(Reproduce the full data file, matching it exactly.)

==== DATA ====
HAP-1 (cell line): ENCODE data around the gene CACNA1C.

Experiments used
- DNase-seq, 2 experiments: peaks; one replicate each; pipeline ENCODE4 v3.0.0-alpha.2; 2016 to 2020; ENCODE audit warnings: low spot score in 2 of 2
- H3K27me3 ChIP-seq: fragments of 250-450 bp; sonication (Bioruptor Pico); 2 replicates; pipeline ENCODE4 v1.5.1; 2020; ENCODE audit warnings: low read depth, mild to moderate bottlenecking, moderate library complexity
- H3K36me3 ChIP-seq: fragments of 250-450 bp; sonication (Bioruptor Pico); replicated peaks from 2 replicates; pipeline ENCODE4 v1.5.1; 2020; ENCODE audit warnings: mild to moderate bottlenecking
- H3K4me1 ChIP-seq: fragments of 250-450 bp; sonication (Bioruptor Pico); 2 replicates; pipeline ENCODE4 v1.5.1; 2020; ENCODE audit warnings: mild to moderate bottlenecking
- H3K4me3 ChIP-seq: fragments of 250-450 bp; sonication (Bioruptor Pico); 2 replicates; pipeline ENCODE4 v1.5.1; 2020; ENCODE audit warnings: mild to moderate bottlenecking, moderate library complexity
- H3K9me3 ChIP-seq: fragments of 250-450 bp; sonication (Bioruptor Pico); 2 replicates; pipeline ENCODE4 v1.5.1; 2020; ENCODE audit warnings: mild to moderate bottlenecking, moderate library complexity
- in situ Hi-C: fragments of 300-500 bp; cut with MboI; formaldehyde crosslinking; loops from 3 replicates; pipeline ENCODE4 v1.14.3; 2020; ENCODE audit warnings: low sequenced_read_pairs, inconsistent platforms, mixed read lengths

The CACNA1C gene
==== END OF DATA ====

HAP-1 (cell line): ENCODE data around the gene CACNA1C.

Experiments used
- DNase-seq, 2 experiments: peaks; one replicate each; pipeline ENCODE4 v3.0.0-alpha.2; 2016 to 2020; ENCODE audit warnings: low spot score in 2 of 2
- H3K27me3 ChIP-seq: fragments of 250-450 bp; sonication (Bioruptor Pico); 2 replicates; pipeline ENCODE4 v1.5.1; 2020; ENCODE audit warnings: low read depth, mild to moderate bottlenecking, moderate library complexity
- H3K36me3 ChIP-seq: fragments of 250-450 bp; sonication (Bioruptor Pico); replicated peaks from 2 replicates; pipeline ENCODE4 v1.5.1; 2020; ENCODE audit warnings: mild to moderate bottlenecking
- H3K4me1 ChIP-seq: fragments of 250-450 bp; sonication (Bioruptor Pico); 2 replicates; pipeline ENCODE4 v1.5.1; 2020; ENCODE audit warnings: mild to moderate bottlenecking
- H3K4me3 ChIP-seq: fragments of 250-450 bp; sonication (Bioruptor Pico); 2 replicates; pipeline ENCODE4 v1.5.1; 2020; ENCODE audit warnings: mild to moderate bottlenecking, moderate library complexity
- H3K9me3 ChIP-seq: fragments of 250-450 bp; sonication (Bioruptor Pico); 2 replicates; pipeline ENCODE4 v1.5.1; 2020; ENCODE audit warnings: mild to moderate bottlenecking, moderate library complexity
- in situ Hi-C: fragments of 300-500 bp; cut with MboI; formaldehyde crosslinking; loops from 3 replicates; pipeline ENCODE4 v1.14.3; 2020; ENCODE audit warnings: low sequenced_read_pairs, inconsistent platforms, mixed read lengths

The CACNA1C gene